Living in a bilingual city (as I do), dubbing and localization are a big part of the work that’s available for voiceover artists. With the growing number of global streaming services, limits on production because of the pandemic and the begrudging acceptance of dubbed-language programming by audiences who used to reject it, there’s a lot more voiceover localization work. Most films, television series, and streaming shows are dubbed in at least seven major languages, while kids’ programming is often dubbed in 20 or more.
Localization vs Dubbing – What’s The Difference
So what’s the difference between localization and dubbing? The terms are often used interchangeably, but there is a difference. While dubbing is the act of replacing a soundtrack in one language by one in another language, localization is the work of adapting a script from a film, TV, or animation series for other regions of the world. To simplify, Localization modifies the content to suit each audience – slightly altering phrasing or using local vernacular without losing any of the story’s throughline or emotional impact. Dubbing fits translations to picture.
A Boom In Localization
Since the pandemic, there’s been a veritable boom in localization. Thanks to travel restrictions and covid protocols, production on location have been impacted, for sure. But these same restrictions have kept audiences from traveling and having in-person exposure to new cultures. Localization gives them a taste of content from foreign locations in the form of “arm-chair traveling”.
In fact, there’s been so much interest, supply is hardly keeping up with demand. Netflix, Hulu, Disney+, all the big streaming services are curating more and more localized content. Because these services are global, the opportunities for skilled localization talent will keep increasing. Netflix now works with thousands of translation and localization professionals, managed through several language services providers, in order to deliver content to global audiences.
It’s a slower burn, however, to bring non-American content to the states (though it is happening). I asked one of the directors I work with often where the series I worked on would be airing (my most recent one was about the lives and work of adventure guides and their stunning cinematography that accompanied their stories). They said generally, dubbed work or series prepared for localization doesn’t sell well in American markets. But does very well in countries where English is their second language.
ADR Opportunities For Voice Actors
Because localized and dubbed content will only increase, there are many ADR opportunities for voice actors to work in this field. I have some observations from the studio on specific things to pay attention to thanks to the dozens of series for which I’ve been hired to provide localized voice over.
First, like with genres like gaming, automotive, and regular dubbing, budgets are tight on these projects so they look for voice actors who can narrate and match on the fly. Very often as I work through a scene, I may be reading and voice matching in the first take not having seen the action beforehand. It’s challenging. If you don’t catch it on the first try and do watch what happens in the scene before you cover it, then you have to really concentrate to make certain you notice where the person speeds up, pauses, slows down, etc. to match their pacing.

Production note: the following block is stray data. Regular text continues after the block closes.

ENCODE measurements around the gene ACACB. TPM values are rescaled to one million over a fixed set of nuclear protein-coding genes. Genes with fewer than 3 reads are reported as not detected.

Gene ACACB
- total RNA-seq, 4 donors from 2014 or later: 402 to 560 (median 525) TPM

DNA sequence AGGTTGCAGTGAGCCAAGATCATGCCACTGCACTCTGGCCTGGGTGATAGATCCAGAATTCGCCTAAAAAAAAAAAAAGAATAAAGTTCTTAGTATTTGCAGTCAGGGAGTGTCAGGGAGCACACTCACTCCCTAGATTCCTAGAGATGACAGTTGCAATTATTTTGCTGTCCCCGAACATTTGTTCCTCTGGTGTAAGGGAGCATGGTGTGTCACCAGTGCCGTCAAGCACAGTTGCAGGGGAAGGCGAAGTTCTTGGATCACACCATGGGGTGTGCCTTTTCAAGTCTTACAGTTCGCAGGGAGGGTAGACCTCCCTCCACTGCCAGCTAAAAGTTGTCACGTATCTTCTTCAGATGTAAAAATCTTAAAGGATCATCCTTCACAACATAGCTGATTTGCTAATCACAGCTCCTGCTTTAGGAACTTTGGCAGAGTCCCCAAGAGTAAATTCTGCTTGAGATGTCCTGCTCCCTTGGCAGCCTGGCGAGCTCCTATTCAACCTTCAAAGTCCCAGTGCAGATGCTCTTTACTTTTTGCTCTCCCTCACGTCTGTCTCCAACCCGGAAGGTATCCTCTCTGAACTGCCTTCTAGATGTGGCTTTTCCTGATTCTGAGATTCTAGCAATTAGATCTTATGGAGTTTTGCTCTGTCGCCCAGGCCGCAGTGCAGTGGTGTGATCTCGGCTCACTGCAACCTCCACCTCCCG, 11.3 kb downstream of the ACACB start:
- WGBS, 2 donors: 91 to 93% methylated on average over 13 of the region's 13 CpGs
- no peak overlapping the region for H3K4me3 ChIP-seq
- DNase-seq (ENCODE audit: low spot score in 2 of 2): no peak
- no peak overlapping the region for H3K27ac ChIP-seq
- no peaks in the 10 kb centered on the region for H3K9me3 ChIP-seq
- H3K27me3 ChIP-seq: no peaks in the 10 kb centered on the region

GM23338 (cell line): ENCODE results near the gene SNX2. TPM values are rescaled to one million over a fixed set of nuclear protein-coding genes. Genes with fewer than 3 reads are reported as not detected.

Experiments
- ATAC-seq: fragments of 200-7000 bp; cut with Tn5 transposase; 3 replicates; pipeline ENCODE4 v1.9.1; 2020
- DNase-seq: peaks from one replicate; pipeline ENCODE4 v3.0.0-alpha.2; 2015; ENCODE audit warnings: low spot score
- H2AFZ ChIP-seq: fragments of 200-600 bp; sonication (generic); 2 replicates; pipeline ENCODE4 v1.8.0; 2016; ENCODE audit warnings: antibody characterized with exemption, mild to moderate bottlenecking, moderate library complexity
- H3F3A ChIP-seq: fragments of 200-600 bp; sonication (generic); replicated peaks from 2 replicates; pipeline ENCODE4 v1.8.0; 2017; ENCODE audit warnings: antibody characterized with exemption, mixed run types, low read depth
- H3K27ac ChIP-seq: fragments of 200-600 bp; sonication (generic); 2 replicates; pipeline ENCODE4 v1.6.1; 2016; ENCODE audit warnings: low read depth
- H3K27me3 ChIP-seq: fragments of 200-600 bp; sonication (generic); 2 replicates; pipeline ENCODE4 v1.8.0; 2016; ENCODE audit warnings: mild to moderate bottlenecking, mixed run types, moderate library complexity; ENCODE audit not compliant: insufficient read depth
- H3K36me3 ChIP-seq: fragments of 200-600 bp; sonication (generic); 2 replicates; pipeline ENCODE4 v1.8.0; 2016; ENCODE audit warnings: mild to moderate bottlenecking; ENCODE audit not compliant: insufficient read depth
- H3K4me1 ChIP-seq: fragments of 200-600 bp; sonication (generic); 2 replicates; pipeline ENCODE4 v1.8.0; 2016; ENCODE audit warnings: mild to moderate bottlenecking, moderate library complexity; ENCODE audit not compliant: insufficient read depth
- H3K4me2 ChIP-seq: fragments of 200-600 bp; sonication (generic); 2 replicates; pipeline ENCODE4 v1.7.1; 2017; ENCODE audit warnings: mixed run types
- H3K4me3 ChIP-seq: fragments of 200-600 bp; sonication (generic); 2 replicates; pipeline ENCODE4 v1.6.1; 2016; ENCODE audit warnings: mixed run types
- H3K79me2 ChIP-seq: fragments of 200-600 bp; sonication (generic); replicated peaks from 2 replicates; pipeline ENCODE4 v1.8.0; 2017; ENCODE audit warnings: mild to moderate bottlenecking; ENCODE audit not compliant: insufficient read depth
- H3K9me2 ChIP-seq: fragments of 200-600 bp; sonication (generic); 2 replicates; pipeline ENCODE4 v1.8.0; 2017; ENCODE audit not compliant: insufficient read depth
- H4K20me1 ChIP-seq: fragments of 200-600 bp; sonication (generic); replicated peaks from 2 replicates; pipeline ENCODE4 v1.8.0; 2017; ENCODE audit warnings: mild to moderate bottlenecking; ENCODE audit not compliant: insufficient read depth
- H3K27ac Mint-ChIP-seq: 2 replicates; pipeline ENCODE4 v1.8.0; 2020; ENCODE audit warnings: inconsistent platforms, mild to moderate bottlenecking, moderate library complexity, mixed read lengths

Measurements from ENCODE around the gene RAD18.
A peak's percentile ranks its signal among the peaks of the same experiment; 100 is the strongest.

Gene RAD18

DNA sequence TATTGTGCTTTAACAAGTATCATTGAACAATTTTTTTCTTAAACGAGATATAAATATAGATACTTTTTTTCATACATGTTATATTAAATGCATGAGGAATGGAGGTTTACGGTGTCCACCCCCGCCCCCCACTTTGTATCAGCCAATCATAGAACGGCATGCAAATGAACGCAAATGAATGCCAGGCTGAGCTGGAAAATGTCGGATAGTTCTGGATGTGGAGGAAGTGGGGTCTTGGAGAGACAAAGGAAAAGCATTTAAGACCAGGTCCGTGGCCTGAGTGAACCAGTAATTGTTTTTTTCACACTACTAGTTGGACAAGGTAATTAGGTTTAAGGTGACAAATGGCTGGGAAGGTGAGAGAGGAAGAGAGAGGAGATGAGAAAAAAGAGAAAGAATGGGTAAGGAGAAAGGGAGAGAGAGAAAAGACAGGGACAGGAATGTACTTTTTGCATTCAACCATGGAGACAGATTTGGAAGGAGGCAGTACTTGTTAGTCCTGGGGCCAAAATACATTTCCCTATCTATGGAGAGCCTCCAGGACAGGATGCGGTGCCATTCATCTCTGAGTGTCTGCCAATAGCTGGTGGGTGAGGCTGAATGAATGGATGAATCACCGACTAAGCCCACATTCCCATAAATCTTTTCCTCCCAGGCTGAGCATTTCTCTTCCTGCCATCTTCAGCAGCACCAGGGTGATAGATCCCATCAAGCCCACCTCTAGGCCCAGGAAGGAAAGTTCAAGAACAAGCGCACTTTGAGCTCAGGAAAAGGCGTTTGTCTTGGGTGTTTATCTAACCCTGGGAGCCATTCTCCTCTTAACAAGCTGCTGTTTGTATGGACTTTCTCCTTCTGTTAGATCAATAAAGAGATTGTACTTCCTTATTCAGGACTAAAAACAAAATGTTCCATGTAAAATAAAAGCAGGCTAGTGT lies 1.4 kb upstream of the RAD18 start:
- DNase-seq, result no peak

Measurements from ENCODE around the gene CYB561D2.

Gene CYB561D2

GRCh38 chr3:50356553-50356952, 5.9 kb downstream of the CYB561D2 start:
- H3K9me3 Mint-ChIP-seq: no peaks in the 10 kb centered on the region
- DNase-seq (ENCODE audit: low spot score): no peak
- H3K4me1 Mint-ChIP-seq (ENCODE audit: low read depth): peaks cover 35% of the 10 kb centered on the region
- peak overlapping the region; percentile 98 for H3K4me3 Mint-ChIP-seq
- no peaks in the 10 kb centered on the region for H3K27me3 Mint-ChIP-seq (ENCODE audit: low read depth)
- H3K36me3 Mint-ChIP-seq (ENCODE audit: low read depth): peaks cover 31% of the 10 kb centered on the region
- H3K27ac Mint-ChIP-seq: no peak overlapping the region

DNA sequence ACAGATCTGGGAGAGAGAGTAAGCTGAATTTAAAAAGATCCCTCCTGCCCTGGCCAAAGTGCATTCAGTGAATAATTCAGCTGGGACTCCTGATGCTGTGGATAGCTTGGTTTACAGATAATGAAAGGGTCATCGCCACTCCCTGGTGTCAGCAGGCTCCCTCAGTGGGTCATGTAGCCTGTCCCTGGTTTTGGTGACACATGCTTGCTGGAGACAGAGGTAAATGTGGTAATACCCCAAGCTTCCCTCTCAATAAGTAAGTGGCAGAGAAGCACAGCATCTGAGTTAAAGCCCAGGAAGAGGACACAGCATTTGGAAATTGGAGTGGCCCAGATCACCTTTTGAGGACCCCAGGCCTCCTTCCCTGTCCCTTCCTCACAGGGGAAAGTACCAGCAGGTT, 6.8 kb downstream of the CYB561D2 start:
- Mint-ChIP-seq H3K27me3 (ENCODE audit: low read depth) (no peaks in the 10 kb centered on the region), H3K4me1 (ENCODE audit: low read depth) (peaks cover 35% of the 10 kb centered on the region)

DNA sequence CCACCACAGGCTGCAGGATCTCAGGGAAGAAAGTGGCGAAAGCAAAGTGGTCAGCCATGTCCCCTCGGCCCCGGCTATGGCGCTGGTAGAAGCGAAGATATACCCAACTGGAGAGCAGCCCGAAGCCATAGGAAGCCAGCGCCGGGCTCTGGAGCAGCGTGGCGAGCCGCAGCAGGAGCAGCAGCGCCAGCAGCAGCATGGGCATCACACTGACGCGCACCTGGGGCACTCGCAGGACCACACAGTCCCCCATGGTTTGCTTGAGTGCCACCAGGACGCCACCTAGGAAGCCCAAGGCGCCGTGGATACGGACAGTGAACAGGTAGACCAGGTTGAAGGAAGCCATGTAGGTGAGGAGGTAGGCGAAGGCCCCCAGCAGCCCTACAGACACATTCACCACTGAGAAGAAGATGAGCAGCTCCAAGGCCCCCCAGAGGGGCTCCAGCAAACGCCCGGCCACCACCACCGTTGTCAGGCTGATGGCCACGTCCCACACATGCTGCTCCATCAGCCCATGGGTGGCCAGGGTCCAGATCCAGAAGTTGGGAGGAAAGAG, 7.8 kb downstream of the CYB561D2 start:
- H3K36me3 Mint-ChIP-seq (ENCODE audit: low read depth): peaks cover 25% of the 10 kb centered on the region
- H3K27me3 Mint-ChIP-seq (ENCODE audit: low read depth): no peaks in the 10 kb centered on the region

Keep in mind that the director doesn’t expect the dialogue to be in sync, but rather to match the emotional energy of the original speaker seen on screen. So you really need to bring your acting “A Game” to the microphone. The viewer knows the original speaker is being “covered” in fact, you can still hear the original language (unlike in dubbed films). But there is an illusion created that you are hearing the words of the original speaker (just in your own language).
Additionally, one actor may be used to cover all the male or all the female voices. When many women or many men speak in the same scene the actor has to use different intonations for each character so they sound separate and the illusion is not broken. If I have a scene where 3 or more women are speaking, I use a shorthand I’ve created for myself of anchored voices that I will use to quickly shift from one to another.
It helps immensely if you speak the language you are covering. Being fluent in French and having a good working knowledge of Spanish helps me hear the original and make certain I can match what is being said. Occasionally the translator misses something, so understanding the original line helps me work with the director and or sound engineer to come up with a suitable English alternative.
Be Good to Your Engineer
While this should be straightforward and standard practice, keep in mind that your engineer has a ton of work to do once you’re done to fit your audio into the original project. In contrast to the limited availability of dedicated dubbing studios, the potential for using alternative recording spaces, vocal booths and even home recording is significant. And with new developments from Source Connect and other connectivity vendors, access to suitable equipment in such spaces give almost limitless capacity for voice capture.
But it also means that they have additional challenges to mixing back audio from disparate studios into the original soundtrack without sacrificing quality, and likely a number of production schedules to coordinate. So be good to your engineer. Follow their instructions for your audio. Make their lives as easy as possible.